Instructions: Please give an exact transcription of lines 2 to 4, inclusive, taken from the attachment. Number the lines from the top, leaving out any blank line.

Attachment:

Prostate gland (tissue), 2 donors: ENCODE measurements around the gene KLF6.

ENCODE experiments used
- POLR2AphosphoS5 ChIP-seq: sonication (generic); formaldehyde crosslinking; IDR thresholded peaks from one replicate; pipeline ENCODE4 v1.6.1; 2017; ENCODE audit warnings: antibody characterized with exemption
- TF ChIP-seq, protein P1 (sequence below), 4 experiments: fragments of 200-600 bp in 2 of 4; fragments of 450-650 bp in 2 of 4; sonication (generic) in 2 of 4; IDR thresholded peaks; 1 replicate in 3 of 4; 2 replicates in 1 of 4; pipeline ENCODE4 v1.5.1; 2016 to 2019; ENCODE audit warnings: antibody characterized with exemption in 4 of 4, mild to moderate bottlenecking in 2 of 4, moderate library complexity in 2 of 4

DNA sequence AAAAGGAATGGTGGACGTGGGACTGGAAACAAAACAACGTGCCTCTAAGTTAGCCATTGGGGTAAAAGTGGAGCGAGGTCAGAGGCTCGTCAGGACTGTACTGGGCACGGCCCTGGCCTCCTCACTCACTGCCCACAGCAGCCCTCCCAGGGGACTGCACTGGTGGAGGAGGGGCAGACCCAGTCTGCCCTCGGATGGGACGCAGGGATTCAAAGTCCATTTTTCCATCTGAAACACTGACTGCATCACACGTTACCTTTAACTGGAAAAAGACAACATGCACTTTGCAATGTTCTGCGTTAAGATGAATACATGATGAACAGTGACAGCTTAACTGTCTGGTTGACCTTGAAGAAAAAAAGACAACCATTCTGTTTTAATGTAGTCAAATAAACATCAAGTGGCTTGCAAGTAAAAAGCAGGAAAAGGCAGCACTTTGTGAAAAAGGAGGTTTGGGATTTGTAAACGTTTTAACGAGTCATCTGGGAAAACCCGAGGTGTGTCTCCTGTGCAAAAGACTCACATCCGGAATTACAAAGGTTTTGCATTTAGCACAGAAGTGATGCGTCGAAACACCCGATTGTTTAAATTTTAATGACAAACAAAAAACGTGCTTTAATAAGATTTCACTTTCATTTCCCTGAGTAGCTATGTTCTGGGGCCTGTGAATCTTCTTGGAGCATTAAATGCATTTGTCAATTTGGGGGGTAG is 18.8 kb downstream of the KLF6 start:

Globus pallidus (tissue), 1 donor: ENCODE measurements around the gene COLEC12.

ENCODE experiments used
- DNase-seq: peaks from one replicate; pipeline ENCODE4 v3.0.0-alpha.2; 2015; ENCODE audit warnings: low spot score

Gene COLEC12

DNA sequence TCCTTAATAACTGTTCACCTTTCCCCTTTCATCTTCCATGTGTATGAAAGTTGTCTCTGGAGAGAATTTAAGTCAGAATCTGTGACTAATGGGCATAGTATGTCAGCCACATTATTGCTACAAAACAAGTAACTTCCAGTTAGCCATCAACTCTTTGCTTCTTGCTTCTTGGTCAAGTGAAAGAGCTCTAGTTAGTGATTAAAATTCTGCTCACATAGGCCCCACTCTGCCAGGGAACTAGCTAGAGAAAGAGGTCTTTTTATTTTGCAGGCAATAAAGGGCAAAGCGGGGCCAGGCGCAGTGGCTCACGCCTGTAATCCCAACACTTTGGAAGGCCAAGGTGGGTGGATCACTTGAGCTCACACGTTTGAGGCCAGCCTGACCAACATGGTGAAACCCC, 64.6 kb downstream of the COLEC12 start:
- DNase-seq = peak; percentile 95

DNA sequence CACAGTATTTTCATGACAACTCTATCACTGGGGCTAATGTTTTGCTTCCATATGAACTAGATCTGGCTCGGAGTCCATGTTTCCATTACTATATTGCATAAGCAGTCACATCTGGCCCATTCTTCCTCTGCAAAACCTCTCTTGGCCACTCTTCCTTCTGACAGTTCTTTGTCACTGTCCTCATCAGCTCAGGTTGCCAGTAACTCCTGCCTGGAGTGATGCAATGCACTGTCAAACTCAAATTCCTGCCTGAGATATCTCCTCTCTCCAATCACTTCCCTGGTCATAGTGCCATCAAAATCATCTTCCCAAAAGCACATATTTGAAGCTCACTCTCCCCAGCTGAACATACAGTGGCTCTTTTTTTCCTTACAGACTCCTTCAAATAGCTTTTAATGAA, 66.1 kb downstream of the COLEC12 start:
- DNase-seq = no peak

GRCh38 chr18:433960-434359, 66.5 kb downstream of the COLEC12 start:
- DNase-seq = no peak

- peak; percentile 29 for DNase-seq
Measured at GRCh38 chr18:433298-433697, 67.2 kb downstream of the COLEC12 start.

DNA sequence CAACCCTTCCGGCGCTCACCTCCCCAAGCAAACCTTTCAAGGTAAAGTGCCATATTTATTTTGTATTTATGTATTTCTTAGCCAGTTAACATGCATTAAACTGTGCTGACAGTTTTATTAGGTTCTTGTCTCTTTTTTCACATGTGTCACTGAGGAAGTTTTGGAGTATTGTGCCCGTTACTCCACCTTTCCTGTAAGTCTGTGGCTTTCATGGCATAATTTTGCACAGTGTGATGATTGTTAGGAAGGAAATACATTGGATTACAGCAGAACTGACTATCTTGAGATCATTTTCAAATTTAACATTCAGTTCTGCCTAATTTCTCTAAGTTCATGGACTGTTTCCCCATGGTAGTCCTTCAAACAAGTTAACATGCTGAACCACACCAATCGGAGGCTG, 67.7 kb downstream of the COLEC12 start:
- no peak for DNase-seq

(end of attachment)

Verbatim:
ENCODE experiments used
- POLR2AphosphoS5 ChIP-seq: sonication (generic); formaldehyde crosslinking; IDR thresholded peaks from one replicate; pipeline ENCODE4 v1.6.1; 2017; ENCODE audit warnings: antibody characterized with exemption
- TF ChIP-seq, protein P1 (sequence below), 4 experiments: fragments of 200-600 bp in 2 of 4; fragments of 450-650 bp in 2 of 4; sonication (generic) in 2 of 4; IDR thresholded peaks; 1 replicate in 3 of 4; 2 replicates in 1 of 4; pipeline ENCODE4 v1.5.1; 2016 to 2019; ENCODE audit warnings: antibody characterized with exemption in 4 of 4, mild to moderate bottlenecking in 2 of 4, moderate library complexity in 2 of 4